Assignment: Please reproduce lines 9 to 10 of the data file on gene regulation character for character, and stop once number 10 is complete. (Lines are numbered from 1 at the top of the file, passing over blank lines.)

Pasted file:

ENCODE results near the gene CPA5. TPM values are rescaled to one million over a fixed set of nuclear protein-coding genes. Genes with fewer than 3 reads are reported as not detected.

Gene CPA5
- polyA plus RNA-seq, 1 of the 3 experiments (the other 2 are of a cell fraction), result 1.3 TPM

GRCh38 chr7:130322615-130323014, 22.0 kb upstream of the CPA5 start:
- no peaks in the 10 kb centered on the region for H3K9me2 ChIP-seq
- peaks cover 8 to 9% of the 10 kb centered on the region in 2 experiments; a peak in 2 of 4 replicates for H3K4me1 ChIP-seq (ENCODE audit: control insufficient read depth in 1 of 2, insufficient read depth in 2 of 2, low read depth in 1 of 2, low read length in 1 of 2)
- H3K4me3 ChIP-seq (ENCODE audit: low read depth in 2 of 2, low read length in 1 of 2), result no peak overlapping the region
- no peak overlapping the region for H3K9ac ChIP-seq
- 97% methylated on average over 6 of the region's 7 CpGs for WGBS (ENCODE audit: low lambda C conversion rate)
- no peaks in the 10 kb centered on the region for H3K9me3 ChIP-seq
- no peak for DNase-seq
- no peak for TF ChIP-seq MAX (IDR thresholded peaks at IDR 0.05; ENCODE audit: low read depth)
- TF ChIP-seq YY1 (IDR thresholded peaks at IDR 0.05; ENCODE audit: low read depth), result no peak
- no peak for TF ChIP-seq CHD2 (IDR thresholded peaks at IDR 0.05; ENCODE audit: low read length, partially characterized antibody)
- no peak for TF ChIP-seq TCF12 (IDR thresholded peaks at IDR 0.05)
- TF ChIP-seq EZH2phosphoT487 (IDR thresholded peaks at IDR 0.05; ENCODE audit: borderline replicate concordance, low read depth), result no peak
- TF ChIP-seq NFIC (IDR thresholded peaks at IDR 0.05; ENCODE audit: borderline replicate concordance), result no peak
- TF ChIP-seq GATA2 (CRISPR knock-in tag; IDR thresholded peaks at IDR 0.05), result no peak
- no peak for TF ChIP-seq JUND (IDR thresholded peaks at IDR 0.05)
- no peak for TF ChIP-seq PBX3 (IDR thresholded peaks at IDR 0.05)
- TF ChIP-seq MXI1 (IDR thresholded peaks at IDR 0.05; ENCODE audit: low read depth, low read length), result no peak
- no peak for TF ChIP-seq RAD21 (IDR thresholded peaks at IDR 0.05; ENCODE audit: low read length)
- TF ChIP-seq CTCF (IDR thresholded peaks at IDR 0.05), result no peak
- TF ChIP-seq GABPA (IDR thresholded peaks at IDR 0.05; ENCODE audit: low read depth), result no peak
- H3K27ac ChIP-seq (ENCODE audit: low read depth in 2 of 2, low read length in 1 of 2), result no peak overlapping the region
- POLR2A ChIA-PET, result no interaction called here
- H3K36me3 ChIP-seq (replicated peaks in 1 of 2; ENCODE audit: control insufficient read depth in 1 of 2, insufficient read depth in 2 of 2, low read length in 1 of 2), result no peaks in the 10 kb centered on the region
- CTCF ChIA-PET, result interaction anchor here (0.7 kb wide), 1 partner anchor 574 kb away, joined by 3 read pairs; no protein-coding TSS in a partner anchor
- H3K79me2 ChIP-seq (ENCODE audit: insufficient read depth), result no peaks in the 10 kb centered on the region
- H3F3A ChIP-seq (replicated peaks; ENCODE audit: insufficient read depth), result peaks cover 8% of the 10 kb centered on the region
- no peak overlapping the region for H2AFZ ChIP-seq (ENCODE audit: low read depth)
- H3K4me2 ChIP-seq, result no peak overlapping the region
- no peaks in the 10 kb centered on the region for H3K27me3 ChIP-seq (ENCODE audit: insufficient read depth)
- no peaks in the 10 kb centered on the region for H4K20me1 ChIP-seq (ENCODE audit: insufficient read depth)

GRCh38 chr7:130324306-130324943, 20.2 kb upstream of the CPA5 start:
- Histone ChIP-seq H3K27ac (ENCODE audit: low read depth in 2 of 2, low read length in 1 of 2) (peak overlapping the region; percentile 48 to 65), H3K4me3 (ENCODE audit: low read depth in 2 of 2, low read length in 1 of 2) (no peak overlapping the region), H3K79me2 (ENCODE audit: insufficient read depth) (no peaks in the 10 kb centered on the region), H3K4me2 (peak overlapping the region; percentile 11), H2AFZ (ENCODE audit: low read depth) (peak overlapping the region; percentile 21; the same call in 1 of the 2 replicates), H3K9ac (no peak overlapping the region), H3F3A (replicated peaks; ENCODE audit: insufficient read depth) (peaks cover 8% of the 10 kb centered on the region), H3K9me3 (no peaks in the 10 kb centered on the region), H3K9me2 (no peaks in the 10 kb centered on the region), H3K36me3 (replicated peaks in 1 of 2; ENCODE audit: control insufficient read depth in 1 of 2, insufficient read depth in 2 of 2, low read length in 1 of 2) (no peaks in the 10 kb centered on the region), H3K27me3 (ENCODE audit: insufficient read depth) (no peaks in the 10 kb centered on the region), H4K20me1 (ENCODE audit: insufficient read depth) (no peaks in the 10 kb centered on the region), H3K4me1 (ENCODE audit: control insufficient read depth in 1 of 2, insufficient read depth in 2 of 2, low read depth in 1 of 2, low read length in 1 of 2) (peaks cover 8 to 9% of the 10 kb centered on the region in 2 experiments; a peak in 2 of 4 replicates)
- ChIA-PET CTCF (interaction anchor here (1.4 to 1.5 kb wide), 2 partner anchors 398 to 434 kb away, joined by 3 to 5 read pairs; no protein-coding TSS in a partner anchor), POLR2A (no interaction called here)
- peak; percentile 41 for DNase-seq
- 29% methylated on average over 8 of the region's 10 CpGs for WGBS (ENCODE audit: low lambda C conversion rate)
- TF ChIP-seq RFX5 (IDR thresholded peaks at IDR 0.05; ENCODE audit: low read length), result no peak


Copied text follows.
- 97% methylated on average over 6 of the region's 7 CpGs for WGBS (ENCODE audit: low lambda C conversion rate)
- no peaks in the 10 kb centered on the region for H3K9me3 ChIP-seq